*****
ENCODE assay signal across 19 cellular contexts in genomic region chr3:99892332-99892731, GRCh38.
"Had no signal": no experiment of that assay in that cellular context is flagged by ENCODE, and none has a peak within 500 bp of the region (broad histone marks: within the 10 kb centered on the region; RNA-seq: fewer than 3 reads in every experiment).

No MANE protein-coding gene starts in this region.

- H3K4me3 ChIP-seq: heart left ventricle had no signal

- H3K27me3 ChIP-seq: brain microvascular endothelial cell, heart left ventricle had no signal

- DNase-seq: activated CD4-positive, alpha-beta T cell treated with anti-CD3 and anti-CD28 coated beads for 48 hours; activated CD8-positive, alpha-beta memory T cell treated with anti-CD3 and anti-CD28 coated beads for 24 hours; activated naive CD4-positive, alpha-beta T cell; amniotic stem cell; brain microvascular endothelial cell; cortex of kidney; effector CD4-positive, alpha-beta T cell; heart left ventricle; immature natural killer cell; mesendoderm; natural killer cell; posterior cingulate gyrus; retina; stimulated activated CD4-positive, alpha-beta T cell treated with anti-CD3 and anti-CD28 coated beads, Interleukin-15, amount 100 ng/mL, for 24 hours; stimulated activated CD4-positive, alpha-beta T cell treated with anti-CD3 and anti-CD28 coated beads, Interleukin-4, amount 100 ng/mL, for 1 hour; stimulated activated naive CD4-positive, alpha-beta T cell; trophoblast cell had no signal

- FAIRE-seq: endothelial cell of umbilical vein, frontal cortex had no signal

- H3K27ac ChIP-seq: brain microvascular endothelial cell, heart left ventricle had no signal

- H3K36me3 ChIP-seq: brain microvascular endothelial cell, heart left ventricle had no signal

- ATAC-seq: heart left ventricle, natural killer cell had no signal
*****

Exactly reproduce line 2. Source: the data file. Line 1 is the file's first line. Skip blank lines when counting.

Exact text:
"Had no signal": no experiment of that assay in that cellular context is flagged by ENCODE, and none has a peak within 500 bp of the region (broad histone marks: within the 10 kb centered on the region; RNA-seq: fewer than 3 reads in every experiment).